Thursday, April 24, 2014

Dealing with sensory issues. Again...

I think one of the hardest parts of parenting, whether it's a typical child or a child with special needs, is trying to adapt to their ever-changing needs, behaviors, and personalities.  In our case, it can be difficult for us to tell which of Tera's behaviors and actions are related to her inability to communicate fully, her sensory issues, or just typical three year old behavior.

A few weeks ago Tera was going through a stint of waking up several times a night and also very early in the morning.  She would wake up anywhere from one to four times during the night and then again by around 4:30am some days.  Sometimes she would go right back to sleep, sometimes it would take us laying down with her for a while, and most times when she did go back to sleep, she would wake up again an hour or two later.  She goes through these patterns every couple months, but this time it was happening more frequently than past times. After ruling out any obvious health related issues, we decided that there was no good reason for her to be waking up and that we had to try and take care of this behavior now before we add a newborn, who is at least expected not to sleep well, into the mix. 

We had thought at first that her allergy medicine could be having an adverse effect on her so we stopped that first.  It made a difference one night, but after that she went right back to waking up.  So we decided that the next night that she woke up crying, we were just going to let her cry it out.  Now you may be wondering why we haven't done that before now, seeing as she is three, but the truth is most of the times we've gone through this in the past, there have been health related issues going on.  She's rarely been healthy enough for a long enough stretch for us to think something else wasn't the culprit.  We also know that her tonsils are rather large and that that can affect her quality of sleep.  

Anyway, the first night was rough.  She woke up about four times, and we just stayed in bed and let her cry.  She would start at her doorway (we have a gate up) and cry there for about ten minutes, and then eventually make her way back to bed, cry a little more, and eventually go back to sleep.  That first morning after was a little rough for her because she was pretty tired and we ended up having to wake her up to get her ready.  But each night after that got better and better and she started sleeping later also.  Last weekend we actually got her to sleep until after 6am, it was a dream!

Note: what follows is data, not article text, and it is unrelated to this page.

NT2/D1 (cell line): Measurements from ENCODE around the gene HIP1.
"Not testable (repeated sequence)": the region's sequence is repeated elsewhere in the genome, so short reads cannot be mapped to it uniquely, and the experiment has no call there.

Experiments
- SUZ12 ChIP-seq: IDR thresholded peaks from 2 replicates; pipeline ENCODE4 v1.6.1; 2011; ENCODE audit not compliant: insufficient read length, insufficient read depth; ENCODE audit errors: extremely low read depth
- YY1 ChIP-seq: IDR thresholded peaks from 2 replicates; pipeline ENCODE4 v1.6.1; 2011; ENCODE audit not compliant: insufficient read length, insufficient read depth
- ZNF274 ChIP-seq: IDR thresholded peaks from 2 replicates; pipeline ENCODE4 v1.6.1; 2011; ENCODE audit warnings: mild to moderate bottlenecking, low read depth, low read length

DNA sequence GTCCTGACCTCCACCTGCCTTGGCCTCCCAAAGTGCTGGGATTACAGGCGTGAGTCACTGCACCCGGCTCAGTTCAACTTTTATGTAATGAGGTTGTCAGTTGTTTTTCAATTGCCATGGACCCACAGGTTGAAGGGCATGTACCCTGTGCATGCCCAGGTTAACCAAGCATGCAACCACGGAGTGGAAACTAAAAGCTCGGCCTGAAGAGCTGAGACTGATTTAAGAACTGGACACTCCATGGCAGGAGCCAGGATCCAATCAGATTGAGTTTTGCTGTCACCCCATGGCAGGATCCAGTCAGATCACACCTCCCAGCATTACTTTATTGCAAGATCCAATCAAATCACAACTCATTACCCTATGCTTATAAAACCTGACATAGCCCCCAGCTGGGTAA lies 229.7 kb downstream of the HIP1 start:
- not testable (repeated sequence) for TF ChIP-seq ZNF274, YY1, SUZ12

Around the same time, we started noticing more instances of Tera trying to hit us out of frustration.  She also has these instances when she gets very agitated and will bite her own hand or arm, sometimes pretty hard.  We had assumed that because she is now in preschool and daycare that she was getting more than enough stimulation, but with Tera and her constant motion, it's not just mental stimulation that she needs, she has definite sensory input issues.  We joke all the time about her constant motion, but in reality it really does affect her temperament sometimes.  She doesn't just move all time time because she's hyper, she does it because she needs the input and movement helps keep her calm.  

The night this finally occurred to me, I did a quick search on Pinterest for sensory input ideas and stumbled upon a mom's blog about her daughter that described Tera perfectly (here's the link ).  So Tom gathered up our resistance bands and 6lb medicine ball.  Thanks to Uncle Mike and Aunt Cathy she now has her own trampoline which has been a huge help, and we already have a weighted vest and blanket for her.  We decided that just like we need to make time for our own workouts, we were going to have to make a little time each night for Tera's exercises.  Each night we try and spend anywhere from ten to twenty minutes having her bounce on her trampoline, pull on the resistance bands as we run around the kitchen, roll and pick up the medicine ball, and we even tried swinging her in a sheet (she loved it, but then threw a tantrum when we wanted to stop).  

And the results? She hasn't slept this well or this long in quite some time.  We've had little to no hitting incidents, and she seems to be listening a little better.  We never really know for sure what is actually affecting her and what is a coincidence, but for now, there seems to be a correlation between the exercises and her sleep and behavior.

I will admit that it can be difficult to realize that every aspect of Tera has to be dealt with in special ways.  Counting works better for her therapists and teachers, but at home she almost always makes it to three and ends up in a timeout.  We have to remember that she has this sensory issue and that she isn't like other kids.  Her behaviors are often tied how she processes things and what she can understand and what she can communicate.  It's another one of those times I find myself experiencing some self-pity, but then I realize this is the way it is and we just have to deal with it the best we can.  She will always be a challenge, but Tom and I just have to gather up all the energy we can muster and figure her out!

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